Report reveals fires and explosions underreported by Colorado operators

April 2014 — A storage tank exploded approximately 1,800 feet away from Legacy Elementary School in Frederick, CO. Students and teachers sheltered in place. Luckily, no one was injured.

A new report from researchers at the Colorado School of Public Health shows that statistics on oil and gas fires and explosions are underreported because of the state’s lenient system of allowing operators to self-report incidents.

Is reporting “significant damage”’ transparent? Assessing fire and explosion risk at oil and gas operations in the United States is published in the July edition of Energy Research & Social Sciences. Dr. Lisa McKenzie and Dr. John Adgate co-authored the report along with Benjamin Blair and William Allshouse.

The report comes in the aftermath of recent incidents in Colorado’s oil & gas fields that have raised alarm over the proximity of oil and gas operations to homes.

An April 17th home explosion in Firestone that killed homeowner Mark Martinez and his brother-in-law Joey Irwin, and seriously injured his wife Erin, was caused by a methane leak from an uncapped pipeline at a nearby well owned by Anadarko.

On May 25, an explosion at a tank battery (also owned by Anadarko) near Mead, killed one worker and injured 3 others. That same day about 2 hours later a blowout occurred at a well near Peetz (owned by East Cheyenne Gas Storage, a subsidiary of Midstream Energy Holdings of Houston). No injuries were reported although 25 people were evacuated.

In response to the Firestone home explosion, Governor Hickenlooper ordered a review of all state oil and gas wells. The first phase of inspections has been completed and the second phase is expected to be completed by June 30.

While the tragedy in Firestone and the other two explosions in May were not part of the report’s analysis, researchers found that between 2006 and 2015, the COGCC database did report a total of 18 incidents that had 10 or more residences within one mile of a fire or explosion.

Colorado has a growing urban/suburban population that is increasingly residing near oil and gas development. As the report notes, “this highlights the close proximity of these incidents to homes,” and indicates the potential for serious incidents to occur in the future. Large multi-well pads are increasingly common in populated areas, which compounds the potential risks.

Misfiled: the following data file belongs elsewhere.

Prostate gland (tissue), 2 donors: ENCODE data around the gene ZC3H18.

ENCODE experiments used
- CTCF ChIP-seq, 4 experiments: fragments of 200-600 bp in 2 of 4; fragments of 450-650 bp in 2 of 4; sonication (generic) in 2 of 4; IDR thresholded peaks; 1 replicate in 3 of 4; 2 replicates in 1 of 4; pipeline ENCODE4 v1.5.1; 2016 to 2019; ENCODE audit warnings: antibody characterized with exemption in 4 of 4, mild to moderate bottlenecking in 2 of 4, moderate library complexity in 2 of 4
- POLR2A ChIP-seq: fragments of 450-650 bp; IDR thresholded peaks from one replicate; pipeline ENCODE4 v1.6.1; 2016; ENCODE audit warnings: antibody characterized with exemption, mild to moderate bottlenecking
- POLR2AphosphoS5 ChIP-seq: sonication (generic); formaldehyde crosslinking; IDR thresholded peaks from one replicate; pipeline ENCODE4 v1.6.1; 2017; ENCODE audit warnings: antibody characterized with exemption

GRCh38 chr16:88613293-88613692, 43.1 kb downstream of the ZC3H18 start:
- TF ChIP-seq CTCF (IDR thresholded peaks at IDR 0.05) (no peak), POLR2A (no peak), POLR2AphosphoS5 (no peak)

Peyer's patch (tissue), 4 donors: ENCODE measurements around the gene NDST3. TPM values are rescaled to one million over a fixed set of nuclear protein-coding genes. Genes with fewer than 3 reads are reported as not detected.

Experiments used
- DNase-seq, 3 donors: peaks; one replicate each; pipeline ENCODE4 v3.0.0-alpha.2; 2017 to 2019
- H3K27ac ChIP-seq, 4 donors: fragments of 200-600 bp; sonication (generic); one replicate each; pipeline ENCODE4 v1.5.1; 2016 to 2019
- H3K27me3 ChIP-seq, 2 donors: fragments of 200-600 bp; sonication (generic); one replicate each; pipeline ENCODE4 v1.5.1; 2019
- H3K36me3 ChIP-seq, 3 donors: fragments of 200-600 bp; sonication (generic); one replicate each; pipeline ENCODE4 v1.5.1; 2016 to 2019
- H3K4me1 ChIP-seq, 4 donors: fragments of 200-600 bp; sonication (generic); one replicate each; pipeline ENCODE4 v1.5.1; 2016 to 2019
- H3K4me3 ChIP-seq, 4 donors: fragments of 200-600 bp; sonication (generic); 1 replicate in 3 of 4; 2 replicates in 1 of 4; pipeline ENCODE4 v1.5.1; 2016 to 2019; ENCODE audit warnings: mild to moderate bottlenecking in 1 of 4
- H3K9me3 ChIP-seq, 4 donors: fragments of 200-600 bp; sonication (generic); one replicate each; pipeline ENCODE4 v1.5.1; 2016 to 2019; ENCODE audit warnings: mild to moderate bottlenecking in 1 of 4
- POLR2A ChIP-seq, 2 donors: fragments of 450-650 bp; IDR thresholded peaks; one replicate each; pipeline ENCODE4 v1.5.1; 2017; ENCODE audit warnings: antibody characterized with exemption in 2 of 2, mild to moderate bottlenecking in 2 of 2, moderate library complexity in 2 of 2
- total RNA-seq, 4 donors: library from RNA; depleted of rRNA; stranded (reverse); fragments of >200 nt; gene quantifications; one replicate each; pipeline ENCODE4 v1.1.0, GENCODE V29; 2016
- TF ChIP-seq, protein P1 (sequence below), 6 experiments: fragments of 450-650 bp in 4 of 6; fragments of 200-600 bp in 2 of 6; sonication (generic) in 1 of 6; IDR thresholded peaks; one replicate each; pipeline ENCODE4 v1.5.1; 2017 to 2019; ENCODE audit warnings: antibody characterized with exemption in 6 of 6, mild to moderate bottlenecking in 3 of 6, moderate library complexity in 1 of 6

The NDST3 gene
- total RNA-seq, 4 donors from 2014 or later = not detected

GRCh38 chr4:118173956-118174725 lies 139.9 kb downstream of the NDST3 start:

Colorado is the nation’s seventh-highest crude oil producer. For this new report, researchers looked at the Denver Julesburg basin along the Front Range and the Piceance basin on the West Slope, the state’s most active basins.

Researchers compared the rates of fires and explosions at oil and gas sites in Colorado and Utah, which is the eleventh-highest producer, and then cross-checked the data with the property’s proximity to occupied homes.

They found that from 2006 to 2015, there were 116 fires and explosions reported in Colorado, and 67 in Utah. While the number of reported explosions is higher in Colorado, the rate of incidents per number of active wells in Colorado (0.03 percent of active wells), is significantly lower than in Utah (0.07 percent of active wells).

Colorado’s rate of incidents per active well represents an average of one fire or explosion for every 3,690 active wells. The main causes of the recorded incidents in the COGCC database were equipment failure (20%), lightning strikes (14%), and operator error (9%). For nearly half the incidents — forty-two percent — the causes were listed as unclear, unspecified, or under investigation.

Utah requires mandatory reporting of all incidents involving fires and explosions, but Colorado requires self-reporting only of fires or explosions that have caused harm “to a member of the general public which requires medical treatment” or “significant damage to equipment or well site” according to COGCC rules.

“While the rate of fires and/or explosions were higher in Utah compared to Colorado, this is likely due to the mandatory reporting of all incidents in Utah,” said John Adgate, PhD, senior author and chair of the Department of Environmental and Occupational Health at Colorado SPH. “In Colorado, the judgment on whether significant damage or injuries to the public have occurred is left to the operator’s discretion.”

Researchers found that 40 percent of fires or explosions in Colorado required response from local fire departments, and close to two-thirds of the fires and explosions occurred in the Denver Julesburg and Piceance basins.

In 2013, Colorado changed the setback requirement for new well sites near occupied residences to 500 feet. However that means thousands of existing active wells are closer than that, as the research and recent incidents have shown.

The research shows that approximately 19 percent of people living within the Denver Julesburg basin live within one mile of an oil and gas well, including several pads that contain multiple wells.

The report also looked at the number of homes within one mile of the explosion sites, and found that many of the sites had homes within a one-mile radius. In the Denver Julesburg basin, on average there were 31 homes located within one mile of each explosion or fire site. One of the sites had 819 residences within that one-mile radius. Eighteen of the fires or explosions had more than 10 homes within the one-mile radius.

While researchers found that operators’ self-reported accident analysis was “valuable,” the report reveals: